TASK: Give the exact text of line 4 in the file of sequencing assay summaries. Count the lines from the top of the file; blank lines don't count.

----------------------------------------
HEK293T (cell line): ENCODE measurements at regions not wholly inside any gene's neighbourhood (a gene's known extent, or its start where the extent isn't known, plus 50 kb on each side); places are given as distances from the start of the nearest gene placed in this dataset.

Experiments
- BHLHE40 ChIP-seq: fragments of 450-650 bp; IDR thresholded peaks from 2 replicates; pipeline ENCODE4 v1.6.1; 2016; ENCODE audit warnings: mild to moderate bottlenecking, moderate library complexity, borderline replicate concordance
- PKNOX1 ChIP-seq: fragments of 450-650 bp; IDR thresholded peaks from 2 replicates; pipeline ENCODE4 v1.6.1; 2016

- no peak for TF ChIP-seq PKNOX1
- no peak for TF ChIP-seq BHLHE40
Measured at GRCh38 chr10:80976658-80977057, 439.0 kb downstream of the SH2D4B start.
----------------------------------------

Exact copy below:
- PKNOX1 ChIP-seq: fragments of 450-650 bp; IDR thresholded peaks from 2 replicates; pipeline ENCODE4 v1.6.1; 2016